The Iranian side, too, was not satisfied with the relationship. The current Iranian ambassador in Minsk Abdullah Hosseini said in summer 2009, "The administration system of this country [Belarus] is not too smooth (ravan), it has a peculiar bureacracy and lack of regular sea route with the Iranian side is a noticeable problem." Another problem, according to Mr. Hosseini, is that "the English language in this country is not widespread."
Of course, the Iranian ambassador always had trust in Lukashenka. In the same speech two years ago Mr. Hosseini said, "Now, taking into consideration the political situation in Belarus, it seems to me that in the five-year perspective, we will not see major changes in this country and its interests are so intertwined in a knot with Russia that it is not capable to separate its political structure from Russia."
At the same time the Belarusian regime is extremely careful in dealing with Tehran. In particular it avoids high-level military-related contacts with Iranian officials. This approach contrasts with usual policy of the Belarusian government which prioritizes military and security-related issues in its cooperation with developing countries. Despite numerous allegations, Belarus most likely never tried to sell Iran anything sensitive, as anti-aircraft S-300 systems or radars. Last time when Minsk sold Iran military equipment was in early 2000s. Then Belarus supplied several T-72 tanks. The contracts were concluded with support from Iranian reformist president Khatami. The statements on these contracts were duly filed with the UN conventional arms trade register.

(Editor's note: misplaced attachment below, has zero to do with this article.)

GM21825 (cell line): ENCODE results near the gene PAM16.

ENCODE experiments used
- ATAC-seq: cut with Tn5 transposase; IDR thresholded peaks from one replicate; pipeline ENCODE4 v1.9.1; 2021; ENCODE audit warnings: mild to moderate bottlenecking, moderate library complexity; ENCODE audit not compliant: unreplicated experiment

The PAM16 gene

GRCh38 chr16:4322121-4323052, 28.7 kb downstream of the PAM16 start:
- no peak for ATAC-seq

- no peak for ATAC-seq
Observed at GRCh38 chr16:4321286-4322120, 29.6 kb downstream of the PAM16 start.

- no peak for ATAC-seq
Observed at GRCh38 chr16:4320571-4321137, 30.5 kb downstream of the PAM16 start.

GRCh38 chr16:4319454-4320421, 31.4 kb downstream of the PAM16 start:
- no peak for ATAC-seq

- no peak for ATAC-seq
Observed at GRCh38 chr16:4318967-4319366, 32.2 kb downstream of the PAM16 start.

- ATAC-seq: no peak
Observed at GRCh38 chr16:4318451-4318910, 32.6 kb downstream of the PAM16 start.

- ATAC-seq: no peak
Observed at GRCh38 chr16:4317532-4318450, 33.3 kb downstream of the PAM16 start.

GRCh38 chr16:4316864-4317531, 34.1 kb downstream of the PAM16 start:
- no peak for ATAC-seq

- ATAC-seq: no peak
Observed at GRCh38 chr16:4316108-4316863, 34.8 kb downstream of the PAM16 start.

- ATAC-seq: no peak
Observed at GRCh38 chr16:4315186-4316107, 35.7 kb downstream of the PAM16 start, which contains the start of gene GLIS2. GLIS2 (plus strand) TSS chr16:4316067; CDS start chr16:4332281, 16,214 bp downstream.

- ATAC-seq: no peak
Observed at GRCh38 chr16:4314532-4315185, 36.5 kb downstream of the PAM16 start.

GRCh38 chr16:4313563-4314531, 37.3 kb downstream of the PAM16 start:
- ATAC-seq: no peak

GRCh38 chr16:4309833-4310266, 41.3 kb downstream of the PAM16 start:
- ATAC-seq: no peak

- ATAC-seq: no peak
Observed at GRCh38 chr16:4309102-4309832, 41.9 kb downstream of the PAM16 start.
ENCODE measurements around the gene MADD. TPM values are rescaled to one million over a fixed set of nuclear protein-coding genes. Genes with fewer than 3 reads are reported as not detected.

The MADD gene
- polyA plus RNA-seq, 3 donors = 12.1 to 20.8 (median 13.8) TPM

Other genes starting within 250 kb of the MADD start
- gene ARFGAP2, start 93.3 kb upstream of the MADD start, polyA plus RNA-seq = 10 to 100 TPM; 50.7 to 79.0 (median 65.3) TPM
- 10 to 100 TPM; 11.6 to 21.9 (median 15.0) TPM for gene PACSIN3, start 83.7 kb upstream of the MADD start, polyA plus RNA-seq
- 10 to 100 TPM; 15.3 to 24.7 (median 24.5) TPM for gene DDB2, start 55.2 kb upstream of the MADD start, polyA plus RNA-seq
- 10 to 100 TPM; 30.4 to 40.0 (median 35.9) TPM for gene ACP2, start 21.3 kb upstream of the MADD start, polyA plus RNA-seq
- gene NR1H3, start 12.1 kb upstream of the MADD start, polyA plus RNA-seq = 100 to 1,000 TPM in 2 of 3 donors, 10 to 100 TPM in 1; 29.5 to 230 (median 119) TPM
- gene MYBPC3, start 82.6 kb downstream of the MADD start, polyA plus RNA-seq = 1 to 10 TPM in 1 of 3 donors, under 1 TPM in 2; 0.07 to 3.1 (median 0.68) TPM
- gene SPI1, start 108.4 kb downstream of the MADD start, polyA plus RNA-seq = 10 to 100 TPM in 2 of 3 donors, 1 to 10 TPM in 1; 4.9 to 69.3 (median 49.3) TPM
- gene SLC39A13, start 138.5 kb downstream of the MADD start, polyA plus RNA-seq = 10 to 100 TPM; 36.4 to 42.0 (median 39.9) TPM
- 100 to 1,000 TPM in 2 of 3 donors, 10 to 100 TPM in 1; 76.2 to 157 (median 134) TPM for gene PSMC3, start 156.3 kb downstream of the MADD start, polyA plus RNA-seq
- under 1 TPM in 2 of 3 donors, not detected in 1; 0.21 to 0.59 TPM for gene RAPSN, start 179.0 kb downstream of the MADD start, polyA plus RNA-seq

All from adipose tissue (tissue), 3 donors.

Lukashenka always distanced himself from the ideological and geopolitical premises of Iranian regime, including its anti-Americanism and anti-Israeli rhetoric, especially after Ahmadinejad's came to power. Lukashenka's attitude towards Iran, as towards the developing world in general, has always been opportunistic – to work wherever possible using capacities already existing in Belarus. And the Soviet-era capacities rather limited his choice of partners. Unlike Hugo Chavez or Mahmoud Ahmadinejad the Belarusian leader has no stable ideological preferences.
Bargaining for Political Prisoners Has Begun? – Digest of Belarusian Analytics
Belarusian analysts began discussing the reasons why Lukashenka pardoned nine participants of protests against falsification of elections in December 2010. Others analyze why those protests have not materialized in political changes and what comes next as the economic crises deepens.
Official Minsk starts bargaining for political prisoners? Alexander Zaitsev, a columnist of naviny.by, examines the possible reasons for Lukashenka’s pardon of nine participants of Ploscha events on December 19, 2010. The journalist believes that the first batch of the amnesty "is likely to be a trial balloon, an attempt to assess the reaction of the West, to throw the hook for a possible dialogue". Over thirty people, including several presidential candidates, remain in Belarusian prisons.